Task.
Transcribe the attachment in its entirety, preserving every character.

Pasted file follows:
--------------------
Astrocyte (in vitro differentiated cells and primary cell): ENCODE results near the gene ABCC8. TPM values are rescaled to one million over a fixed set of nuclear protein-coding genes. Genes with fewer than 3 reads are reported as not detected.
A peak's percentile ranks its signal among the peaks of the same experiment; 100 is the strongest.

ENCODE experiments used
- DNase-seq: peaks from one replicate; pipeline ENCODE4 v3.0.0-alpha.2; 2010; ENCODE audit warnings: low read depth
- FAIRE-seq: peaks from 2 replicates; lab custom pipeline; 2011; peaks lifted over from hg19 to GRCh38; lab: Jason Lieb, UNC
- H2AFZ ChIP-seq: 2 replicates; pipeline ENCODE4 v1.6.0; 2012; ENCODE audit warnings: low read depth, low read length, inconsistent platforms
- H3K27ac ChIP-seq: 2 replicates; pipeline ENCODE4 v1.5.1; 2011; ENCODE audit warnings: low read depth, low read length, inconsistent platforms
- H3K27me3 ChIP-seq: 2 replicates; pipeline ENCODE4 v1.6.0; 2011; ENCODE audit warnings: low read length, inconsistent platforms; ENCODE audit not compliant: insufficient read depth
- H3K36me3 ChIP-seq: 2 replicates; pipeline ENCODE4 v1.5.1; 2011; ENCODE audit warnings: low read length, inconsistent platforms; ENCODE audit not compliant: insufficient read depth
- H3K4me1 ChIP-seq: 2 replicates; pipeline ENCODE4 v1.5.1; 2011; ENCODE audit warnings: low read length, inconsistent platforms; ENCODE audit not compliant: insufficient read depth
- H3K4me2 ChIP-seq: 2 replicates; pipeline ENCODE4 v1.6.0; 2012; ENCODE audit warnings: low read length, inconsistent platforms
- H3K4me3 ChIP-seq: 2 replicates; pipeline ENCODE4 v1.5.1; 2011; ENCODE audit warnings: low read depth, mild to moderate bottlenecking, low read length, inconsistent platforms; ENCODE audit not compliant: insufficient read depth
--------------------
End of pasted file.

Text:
Astrocyte (in vitro differentiated cells and primary cell): ENCODE results near the gene ABCC8. TPM values are rescaled to one million over a fixed set of nuclear protein-coding genes. Genes with fewer than 3 reads are reported as not detected.
A peak's percentile ranks its signal among the peaks of the same experiment; 100 is the strongest.

ENCODE experiments used
- DNase-seq: peaks from one replicate; pipeline ENCODE4 v3.0.0-alpha.2; 2010; ENCODE audit warnings: low read depth
- FAIRE-seq: peaks from 2 replicates; lab custom pipeline; 2011; peaks lifted over from hg19 to GRCh38; lab: Jason Lieb, UNC
- H2AFZ ChIP-seq: 2 replicates; pipeline ENCODE4 v1.6.0; 2012; ENCODE audit warnings: low read depth, low read length, inconsistent platforms
- H3K27ac ChIP-seq: 2 replicates; pipeline ENCODE4 v1.5.1; 2011; ENCODE audit warnings: low read depth, low read length, inconsistent platforms
- H3K27me3 ChIP-seq: 2 replicates; pipeline ENCODE4 v1.6.0; 2011; ENCODE audit warnings: low read length, inconsistent platforms; ENCODE audit not compliant: insufficient read depth
- H3K36me3 ChIP-seq: 2 replicates; pipeline ENCODE4 v1.5.1; 2011; ENCODE audit warnings: low read length, inconsistent platforms; ENCODE audit not compliant: insufficient read depth
- H3K4me1 ChIP-seq: 2 replicates; pipeline ENCODE4 v1.5.1; 2011; ENCODE audit warnings: low read length, inconsistent platforms; ENCODE audit not compliant: insufficient read depth
- H3K4me2 ChIP-seq: 2 replicates; pipeline ENCODE4 v1.6.0; 2012; ENCODE audit warnings: low read length, inconsistent platforms
- H3K4me3 ChIP-seq: 2 replicates; pipeline ENCODE4 v1.5.1; 2011; ENCODE audit warnings: low read depth, mild to moderate bottlenecking, low read length, inconsistent platforms; ENCODE audit not compliant: insufficient read depth